Where does the prison begin and end?

In order to contain the spread of the coronavirus, the Italian Ministry of Justice suspended family visits and meetings with social workers for inmates in most jails. The policy (enacted on the 7th of March) was the first and only addressed specifically at jails, where no other measure was put in place. No masks or hand sanitisers were distributed, and inmates were simply told to maintain distance from one another—in a carceral system composed of 189 institutes designed for 50,000 people, where 61,200 live (with an overcrowding rate of 120%). On March 8th, and in the following days, inmate revolts against the policy started in dozens of prisons across the country - most notably in Foggia, Avellino, Bologna and Modena. After three days of struggle, the body count rose to 14, all inmates. Some prisons, like Modena, were severely damaged, leading to the transfer of inmates to other cities, furthering overcrowding. All deaths have been classified as ‘overdoses’—claims that inmates abused substances taken from prison infirmaries during the revolt. Most deaths are racialized. Nine of the ten deaths registered between Modena and Bologna occurred in individuals of North African origin, with three awaiting their first judicial hearing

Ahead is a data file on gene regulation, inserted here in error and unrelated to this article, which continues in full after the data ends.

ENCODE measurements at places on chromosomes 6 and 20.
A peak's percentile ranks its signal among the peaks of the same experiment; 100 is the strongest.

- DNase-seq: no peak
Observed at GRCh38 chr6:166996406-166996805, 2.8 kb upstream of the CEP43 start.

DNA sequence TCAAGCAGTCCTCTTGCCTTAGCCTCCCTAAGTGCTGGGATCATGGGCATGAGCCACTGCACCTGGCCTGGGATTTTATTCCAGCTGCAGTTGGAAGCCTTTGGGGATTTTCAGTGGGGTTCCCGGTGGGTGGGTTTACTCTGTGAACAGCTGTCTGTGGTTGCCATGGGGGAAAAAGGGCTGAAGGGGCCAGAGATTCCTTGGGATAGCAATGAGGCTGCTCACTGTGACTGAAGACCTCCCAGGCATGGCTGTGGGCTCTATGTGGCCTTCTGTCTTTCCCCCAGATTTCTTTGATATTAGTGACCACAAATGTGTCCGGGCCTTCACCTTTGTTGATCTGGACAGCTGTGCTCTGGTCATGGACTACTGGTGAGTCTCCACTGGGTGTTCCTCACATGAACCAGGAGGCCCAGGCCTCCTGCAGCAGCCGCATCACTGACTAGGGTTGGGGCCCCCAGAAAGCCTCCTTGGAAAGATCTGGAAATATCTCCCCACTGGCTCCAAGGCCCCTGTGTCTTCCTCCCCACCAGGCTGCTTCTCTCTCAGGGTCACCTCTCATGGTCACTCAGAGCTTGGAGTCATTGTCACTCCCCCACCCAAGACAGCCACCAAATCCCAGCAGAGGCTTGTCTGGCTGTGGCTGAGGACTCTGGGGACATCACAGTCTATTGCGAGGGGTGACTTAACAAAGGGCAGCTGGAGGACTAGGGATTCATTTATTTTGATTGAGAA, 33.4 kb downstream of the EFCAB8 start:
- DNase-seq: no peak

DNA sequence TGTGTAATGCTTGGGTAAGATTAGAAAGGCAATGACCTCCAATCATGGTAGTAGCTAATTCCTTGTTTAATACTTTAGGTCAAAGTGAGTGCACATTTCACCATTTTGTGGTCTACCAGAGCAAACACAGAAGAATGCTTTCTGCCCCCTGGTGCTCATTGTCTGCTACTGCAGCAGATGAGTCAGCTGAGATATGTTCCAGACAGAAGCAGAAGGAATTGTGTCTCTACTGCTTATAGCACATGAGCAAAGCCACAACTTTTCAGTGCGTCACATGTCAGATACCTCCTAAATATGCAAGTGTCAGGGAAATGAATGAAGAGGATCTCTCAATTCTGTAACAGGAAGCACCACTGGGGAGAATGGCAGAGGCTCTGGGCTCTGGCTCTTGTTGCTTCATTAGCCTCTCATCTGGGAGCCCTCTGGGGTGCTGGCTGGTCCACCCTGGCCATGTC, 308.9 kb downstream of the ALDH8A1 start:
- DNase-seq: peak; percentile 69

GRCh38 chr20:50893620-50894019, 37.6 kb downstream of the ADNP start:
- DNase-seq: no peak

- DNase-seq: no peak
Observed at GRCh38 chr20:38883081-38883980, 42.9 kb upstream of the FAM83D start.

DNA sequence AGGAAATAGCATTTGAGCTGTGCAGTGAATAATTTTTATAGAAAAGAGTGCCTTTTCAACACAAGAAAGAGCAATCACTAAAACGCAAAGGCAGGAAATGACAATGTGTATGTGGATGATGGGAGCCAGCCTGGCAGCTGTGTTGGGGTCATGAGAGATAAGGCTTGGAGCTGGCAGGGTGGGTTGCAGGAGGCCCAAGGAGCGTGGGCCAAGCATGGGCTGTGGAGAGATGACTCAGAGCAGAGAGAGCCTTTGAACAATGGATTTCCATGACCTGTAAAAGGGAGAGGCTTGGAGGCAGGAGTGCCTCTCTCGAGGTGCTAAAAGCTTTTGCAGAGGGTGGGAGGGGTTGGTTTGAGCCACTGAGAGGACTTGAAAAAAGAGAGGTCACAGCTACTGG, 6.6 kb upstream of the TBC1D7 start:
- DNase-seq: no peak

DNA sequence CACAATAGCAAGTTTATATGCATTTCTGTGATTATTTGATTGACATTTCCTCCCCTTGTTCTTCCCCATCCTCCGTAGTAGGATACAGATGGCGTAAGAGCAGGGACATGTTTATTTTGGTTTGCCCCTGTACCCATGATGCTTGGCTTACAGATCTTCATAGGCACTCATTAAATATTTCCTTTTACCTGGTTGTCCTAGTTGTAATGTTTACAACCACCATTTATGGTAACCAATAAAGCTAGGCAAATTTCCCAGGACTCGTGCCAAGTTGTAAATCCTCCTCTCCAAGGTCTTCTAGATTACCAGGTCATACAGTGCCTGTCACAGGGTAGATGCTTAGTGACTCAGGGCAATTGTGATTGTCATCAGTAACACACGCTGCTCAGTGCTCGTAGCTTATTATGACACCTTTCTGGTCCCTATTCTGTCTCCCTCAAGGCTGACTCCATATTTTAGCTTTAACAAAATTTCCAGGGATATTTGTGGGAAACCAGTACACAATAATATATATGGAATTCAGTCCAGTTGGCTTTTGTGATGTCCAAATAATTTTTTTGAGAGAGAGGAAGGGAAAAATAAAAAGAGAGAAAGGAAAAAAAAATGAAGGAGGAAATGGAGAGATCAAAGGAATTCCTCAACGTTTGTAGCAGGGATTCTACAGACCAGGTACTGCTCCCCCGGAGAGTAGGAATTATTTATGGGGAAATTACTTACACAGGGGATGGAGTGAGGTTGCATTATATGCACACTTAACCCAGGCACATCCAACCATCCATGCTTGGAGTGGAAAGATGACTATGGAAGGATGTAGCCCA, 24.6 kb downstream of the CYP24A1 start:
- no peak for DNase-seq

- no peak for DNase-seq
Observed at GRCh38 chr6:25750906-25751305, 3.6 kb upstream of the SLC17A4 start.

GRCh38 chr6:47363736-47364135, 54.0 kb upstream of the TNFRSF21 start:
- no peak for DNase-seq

In this context, a feasible response to the virus would have been to decrease the number of inmates through a pardon for minor crimes, as adopted in Iran, or through the suspension of incarceration for those awaiting their first hearing (which taken together will account for about 10,000 people currently jailed in the country). The distribution of adequate prevention kits, as well as the pre-emptive use of Skype and other remote platforms to facilitate communication with families, would have also eased tensions. As inmates’ associations correctly point out, blatant disinterest, lack of care, and the generalized acceptance of what some have called ‘penal populism’ prevented these measures from being adopted.